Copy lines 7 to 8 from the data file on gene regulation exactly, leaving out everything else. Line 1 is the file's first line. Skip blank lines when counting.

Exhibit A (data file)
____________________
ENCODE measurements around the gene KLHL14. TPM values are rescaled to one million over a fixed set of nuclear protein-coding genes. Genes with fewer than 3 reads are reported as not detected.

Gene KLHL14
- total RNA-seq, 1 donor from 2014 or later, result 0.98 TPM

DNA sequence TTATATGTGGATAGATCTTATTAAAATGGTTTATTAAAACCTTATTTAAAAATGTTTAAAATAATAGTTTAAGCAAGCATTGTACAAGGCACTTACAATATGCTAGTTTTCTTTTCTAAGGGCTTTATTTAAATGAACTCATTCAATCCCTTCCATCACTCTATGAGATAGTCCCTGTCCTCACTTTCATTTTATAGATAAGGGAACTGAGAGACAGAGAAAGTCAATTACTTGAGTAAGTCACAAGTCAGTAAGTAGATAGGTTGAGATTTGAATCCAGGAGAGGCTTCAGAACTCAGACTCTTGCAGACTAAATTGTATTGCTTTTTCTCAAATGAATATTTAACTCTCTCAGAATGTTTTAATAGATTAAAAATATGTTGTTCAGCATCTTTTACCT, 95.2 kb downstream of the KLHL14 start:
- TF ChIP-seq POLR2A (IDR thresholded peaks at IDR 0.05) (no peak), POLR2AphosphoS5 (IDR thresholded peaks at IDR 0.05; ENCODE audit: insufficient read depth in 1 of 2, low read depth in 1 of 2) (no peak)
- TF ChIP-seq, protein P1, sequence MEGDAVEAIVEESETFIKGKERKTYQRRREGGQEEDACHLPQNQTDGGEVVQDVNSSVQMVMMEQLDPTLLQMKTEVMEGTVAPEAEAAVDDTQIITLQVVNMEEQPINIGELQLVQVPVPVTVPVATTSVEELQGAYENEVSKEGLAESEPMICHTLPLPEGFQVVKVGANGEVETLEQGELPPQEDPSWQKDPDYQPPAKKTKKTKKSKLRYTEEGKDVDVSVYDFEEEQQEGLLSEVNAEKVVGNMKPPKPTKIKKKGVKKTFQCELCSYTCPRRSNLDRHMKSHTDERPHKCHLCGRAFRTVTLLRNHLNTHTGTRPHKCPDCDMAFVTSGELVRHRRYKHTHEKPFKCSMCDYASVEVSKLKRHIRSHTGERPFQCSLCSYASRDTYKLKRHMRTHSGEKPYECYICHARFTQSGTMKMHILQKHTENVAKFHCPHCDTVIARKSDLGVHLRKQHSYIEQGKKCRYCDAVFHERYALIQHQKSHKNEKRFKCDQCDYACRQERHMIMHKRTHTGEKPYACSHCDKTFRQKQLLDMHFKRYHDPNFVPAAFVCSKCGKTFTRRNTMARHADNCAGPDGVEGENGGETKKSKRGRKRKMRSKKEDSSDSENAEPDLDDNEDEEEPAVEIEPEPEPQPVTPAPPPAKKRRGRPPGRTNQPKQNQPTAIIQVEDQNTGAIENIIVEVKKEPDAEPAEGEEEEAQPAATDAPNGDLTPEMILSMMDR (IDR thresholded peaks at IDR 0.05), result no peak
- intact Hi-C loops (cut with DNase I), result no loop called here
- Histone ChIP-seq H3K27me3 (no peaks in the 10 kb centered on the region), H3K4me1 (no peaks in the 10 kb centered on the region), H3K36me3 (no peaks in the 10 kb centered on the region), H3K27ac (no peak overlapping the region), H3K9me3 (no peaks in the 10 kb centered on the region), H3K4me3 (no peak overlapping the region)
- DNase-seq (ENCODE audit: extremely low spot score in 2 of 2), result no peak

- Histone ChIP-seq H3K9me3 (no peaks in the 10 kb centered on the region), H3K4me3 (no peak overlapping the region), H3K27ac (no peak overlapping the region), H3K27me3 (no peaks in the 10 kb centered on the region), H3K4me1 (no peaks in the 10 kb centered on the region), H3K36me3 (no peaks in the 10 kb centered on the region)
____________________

- intact Hi-C loops (cut with DNase I), result no loop called here
- Histone ChIP-seq H3K27me3 (no peaks in the 10 kb centered on the region), H3K4me1 (no peaks in the 10 kb centered on the region), H3K36me3 (no peaks in the 10 kb centered on the region), H3K27ac (no peak overlapping the region), H3K9me3 (no peaks in the 10 kb centered on the region), H3K4me3 (no peak overlapping the region)